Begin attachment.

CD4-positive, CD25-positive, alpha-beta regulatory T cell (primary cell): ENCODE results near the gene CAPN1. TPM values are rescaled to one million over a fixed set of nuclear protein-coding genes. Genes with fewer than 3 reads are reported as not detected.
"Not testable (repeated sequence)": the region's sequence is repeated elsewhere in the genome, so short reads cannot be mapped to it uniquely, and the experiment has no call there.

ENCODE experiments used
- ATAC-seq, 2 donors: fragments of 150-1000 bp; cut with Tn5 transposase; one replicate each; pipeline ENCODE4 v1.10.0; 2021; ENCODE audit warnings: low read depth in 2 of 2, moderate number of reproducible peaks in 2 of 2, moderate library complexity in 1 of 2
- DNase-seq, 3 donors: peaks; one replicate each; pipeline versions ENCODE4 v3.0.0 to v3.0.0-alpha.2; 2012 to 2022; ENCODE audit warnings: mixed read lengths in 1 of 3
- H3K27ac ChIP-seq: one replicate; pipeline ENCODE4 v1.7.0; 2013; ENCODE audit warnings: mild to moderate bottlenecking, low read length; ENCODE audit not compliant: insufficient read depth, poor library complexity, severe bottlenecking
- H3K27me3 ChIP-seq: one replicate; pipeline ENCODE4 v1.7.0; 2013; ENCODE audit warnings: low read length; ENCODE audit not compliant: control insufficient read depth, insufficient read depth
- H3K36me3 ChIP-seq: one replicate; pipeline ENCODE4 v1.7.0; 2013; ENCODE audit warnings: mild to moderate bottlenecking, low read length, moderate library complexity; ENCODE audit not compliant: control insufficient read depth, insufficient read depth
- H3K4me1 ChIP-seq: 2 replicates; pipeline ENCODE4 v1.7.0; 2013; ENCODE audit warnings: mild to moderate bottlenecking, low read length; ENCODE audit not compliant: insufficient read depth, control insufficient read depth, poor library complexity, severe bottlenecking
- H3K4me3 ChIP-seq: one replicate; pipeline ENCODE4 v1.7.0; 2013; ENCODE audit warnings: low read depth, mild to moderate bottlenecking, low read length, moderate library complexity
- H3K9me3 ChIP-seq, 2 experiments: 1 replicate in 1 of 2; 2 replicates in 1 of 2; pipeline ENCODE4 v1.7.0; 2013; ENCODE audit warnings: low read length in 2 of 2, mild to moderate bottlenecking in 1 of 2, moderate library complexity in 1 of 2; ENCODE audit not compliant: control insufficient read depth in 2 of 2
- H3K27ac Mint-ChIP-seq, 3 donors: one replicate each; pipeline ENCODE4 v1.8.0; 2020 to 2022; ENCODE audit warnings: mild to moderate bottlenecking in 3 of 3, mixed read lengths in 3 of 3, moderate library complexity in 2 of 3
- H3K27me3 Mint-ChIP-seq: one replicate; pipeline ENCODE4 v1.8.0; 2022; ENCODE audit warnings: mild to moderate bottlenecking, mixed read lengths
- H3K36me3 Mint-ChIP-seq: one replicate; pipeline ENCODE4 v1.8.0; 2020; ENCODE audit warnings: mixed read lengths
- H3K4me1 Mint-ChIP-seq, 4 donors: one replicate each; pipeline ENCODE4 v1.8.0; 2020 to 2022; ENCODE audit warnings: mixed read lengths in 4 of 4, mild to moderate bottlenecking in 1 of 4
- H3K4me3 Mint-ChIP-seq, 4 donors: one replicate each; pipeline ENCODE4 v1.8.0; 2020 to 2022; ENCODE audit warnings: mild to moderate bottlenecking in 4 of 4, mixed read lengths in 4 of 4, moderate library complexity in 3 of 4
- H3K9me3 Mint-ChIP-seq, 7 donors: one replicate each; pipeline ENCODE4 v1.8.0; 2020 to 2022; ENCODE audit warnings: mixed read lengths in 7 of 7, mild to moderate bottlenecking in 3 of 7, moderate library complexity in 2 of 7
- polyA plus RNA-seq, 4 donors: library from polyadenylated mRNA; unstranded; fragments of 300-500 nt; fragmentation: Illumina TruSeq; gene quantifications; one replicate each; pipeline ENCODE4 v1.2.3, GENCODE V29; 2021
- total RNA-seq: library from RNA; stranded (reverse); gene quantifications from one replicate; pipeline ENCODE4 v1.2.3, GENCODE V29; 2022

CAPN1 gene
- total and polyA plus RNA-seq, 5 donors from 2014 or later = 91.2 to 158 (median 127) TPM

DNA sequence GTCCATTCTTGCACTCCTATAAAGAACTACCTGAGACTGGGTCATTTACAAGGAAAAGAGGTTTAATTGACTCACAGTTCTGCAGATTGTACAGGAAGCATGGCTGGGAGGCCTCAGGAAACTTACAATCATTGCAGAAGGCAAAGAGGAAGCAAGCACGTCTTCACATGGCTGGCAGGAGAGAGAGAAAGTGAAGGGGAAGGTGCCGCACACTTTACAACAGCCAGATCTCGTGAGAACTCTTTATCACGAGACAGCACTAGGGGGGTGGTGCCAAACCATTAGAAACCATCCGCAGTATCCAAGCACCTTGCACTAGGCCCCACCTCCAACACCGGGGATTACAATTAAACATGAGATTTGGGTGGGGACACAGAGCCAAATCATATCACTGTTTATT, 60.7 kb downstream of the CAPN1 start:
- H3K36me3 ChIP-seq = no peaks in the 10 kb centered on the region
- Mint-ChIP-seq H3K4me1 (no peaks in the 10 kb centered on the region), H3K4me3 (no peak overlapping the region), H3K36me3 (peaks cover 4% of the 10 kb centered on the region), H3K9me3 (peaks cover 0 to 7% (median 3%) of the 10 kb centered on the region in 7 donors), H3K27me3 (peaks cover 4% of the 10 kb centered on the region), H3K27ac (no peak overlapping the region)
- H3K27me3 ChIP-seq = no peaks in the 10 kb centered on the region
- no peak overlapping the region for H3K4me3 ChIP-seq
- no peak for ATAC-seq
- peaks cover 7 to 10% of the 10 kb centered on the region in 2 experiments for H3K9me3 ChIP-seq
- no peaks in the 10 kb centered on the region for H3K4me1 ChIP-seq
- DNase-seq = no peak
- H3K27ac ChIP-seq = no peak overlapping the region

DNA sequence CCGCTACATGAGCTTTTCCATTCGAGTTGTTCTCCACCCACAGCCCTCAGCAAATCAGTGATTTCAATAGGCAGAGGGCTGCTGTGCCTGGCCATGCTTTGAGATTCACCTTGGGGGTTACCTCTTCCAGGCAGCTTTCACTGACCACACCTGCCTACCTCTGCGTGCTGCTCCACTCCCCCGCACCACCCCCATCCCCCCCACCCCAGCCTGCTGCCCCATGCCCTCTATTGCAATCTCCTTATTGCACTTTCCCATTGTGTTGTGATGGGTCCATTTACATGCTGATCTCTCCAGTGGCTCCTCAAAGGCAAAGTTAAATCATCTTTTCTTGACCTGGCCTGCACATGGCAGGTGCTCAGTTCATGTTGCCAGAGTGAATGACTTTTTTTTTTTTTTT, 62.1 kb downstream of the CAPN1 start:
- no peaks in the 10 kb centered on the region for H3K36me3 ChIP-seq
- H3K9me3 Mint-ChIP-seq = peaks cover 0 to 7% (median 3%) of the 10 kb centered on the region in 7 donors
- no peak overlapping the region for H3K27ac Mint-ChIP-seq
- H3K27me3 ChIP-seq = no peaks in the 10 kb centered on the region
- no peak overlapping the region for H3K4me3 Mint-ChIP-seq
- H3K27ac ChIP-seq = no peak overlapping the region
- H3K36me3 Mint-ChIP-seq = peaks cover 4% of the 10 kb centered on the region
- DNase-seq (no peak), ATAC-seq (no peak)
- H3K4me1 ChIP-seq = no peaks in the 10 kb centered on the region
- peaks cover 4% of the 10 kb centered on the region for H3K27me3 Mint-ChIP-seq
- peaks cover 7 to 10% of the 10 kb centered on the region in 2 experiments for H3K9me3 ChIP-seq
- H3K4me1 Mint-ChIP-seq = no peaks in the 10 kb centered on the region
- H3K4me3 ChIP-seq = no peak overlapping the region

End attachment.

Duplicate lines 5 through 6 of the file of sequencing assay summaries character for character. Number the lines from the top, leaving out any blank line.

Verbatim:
- DNase-seq, 3 donors: peaks; one replicate each; pipeline versions ENCODE4 v3.0.0 to v3.0.0-alpha.2; 2012 to 2022; ENCODE audit warnings: mixed read lengths in 1 of 3
- H3K27ac ChIP-seq: one replicate; pipeline ENCODE4 v1.7.0; 2013; ENCODE audit warnings: mild to moderate bottlenecking, low read length; ENCODE audit not compliant: insufficient read depth, poor library complexity, severe bottlenecking